from the public service ex-Union soldiers who had
reached a certain age limit.
The reports of Adjutant General Tweedale. Quar
termuster General Battles, Judge Advocate General
t'larlx and Inspector General Cummtnga covered
the work of the last twelve months in their depart
ments, that of the Adjutant General showing that
although the Grant! Army had lost ■;>.;>>& members
by death in the last year its membership had in
creased by 3.368.
According to the report of Quartermaster General
Prank Battles, the amount of cash received from
the retiring Quartermaster General was J9.SS3. The
total receipts during the year have been HO.SM
making the receipts for the year £»,472. The total
oxpenditurrs have been $18,115. leaving a balance in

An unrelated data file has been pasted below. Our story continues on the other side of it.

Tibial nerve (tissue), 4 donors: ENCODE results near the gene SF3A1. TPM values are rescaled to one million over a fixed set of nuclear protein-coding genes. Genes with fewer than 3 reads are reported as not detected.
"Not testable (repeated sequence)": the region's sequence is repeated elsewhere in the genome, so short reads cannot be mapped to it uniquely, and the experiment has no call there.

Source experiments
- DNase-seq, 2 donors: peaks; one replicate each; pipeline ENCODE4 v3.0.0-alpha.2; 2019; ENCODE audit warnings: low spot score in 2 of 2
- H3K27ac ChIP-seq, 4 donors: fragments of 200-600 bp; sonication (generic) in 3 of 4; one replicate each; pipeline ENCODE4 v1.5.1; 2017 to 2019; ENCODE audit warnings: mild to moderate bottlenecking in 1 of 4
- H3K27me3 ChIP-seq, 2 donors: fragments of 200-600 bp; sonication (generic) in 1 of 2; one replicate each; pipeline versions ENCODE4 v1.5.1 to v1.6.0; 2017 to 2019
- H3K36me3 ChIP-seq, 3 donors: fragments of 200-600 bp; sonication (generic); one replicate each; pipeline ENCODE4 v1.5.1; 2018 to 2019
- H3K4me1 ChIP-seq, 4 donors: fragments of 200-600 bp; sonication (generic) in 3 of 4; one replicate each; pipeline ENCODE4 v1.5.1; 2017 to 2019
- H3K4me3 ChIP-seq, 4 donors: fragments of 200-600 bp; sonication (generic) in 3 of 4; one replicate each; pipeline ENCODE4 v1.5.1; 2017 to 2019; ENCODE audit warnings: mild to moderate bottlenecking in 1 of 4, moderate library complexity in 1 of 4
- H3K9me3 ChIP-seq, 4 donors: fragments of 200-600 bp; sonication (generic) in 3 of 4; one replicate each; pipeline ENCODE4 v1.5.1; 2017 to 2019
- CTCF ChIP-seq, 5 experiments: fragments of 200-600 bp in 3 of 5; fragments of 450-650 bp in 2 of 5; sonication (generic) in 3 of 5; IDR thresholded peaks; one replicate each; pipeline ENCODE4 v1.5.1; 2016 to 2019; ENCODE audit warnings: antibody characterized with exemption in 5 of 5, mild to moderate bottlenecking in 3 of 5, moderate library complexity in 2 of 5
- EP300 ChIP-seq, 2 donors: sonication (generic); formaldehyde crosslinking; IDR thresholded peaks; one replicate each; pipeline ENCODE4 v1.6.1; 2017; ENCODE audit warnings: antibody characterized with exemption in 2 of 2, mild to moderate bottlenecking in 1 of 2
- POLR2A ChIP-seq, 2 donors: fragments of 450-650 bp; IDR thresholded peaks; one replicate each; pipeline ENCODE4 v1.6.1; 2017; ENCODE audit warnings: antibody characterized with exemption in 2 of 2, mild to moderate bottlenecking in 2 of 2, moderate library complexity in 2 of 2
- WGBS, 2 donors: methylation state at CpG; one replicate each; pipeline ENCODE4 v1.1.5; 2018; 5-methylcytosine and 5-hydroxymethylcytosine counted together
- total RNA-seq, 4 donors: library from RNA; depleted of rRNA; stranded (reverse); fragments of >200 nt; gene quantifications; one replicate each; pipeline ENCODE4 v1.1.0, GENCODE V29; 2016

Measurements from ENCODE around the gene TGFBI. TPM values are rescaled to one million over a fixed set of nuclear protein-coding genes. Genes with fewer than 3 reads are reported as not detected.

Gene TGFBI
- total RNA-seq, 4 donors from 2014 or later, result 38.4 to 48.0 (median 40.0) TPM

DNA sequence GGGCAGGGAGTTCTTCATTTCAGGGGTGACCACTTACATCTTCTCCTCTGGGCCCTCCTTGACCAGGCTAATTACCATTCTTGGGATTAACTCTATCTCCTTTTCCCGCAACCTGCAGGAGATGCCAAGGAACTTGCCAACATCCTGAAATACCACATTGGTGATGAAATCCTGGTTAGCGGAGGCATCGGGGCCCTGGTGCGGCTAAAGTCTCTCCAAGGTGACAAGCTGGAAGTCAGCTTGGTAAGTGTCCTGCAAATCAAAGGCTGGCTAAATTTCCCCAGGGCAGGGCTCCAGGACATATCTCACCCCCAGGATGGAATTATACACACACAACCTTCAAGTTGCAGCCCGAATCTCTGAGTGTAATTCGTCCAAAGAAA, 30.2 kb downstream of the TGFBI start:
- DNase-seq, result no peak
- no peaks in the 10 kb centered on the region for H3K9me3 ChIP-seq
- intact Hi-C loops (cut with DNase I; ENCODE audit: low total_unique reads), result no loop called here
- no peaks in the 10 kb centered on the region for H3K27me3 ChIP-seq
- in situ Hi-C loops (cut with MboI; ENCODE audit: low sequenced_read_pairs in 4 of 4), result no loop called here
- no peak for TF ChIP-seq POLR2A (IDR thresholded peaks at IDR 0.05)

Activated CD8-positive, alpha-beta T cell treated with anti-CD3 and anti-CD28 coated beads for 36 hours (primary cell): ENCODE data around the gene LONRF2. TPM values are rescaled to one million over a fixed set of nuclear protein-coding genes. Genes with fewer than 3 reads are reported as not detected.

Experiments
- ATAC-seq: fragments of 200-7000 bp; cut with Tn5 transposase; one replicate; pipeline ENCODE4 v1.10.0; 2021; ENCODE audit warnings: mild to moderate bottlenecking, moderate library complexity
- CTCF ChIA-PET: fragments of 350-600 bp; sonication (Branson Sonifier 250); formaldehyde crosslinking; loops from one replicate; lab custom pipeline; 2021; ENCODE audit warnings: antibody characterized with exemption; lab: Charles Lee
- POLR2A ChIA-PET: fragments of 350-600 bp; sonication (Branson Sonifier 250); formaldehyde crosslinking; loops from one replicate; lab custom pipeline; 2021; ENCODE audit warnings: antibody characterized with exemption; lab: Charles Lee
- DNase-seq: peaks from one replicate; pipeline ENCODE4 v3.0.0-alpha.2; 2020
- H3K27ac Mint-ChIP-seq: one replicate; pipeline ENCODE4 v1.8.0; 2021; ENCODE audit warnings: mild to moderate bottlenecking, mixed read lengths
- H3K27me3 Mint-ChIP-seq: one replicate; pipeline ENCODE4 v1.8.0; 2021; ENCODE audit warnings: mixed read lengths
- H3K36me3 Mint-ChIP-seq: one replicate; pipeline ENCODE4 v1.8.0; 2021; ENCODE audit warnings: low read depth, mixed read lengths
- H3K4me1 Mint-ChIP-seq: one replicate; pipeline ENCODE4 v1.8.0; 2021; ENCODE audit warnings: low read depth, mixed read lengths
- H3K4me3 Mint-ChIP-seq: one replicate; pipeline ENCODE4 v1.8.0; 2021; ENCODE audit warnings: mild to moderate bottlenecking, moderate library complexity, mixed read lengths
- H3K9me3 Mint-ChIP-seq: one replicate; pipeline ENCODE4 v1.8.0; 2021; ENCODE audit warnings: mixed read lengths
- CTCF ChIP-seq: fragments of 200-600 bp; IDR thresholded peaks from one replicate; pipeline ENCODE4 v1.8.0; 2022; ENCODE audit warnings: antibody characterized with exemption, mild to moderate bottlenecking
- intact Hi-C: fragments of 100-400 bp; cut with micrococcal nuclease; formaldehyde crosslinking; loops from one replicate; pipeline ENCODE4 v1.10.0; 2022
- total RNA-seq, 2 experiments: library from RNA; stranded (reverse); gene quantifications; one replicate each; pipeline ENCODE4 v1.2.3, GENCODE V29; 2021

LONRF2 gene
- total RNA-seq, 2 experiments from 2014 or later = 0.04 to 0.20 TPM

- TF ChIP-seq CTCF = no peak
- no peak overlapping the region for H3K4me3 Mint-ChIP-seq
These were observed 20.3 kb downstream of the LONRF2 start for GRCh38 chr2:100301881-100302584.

the, treasury of $2,K7.
The hot weather, which has caused so much
suffering during the last two days, continues an
the official forecast in that ii will last through the
encampment. It is estimated by the police thai
there were over one hundred prostrations yester
day during the parade. The majority of those
prostrated were women who became exhausted
standing in the streets waiting for the parade to
Mrs. Carrie Sparkling, of St. Louis, was elected
to-night national president of the Women's Relief
Corps. Her principal rival was Mrs. Kate Jones
of New York.
St. Paul. Ays. M. The newly elected officers
of the Union Veterans' Union are as follows:
Commander in chief. Uichard L. Gorman, re-elected
by unanimous vote; first deputy commander la
chief. Major General George W. Wen worth. Ha
vernlll. Mass.: second deputy commander In chief.
General 11. 11. Carr. Wichita. Kan.: surgeon gen
em!. General R. A. Stevenson. Manchester. Ohio;
chaplain In chief. General Peter Dlckaon. Defiance.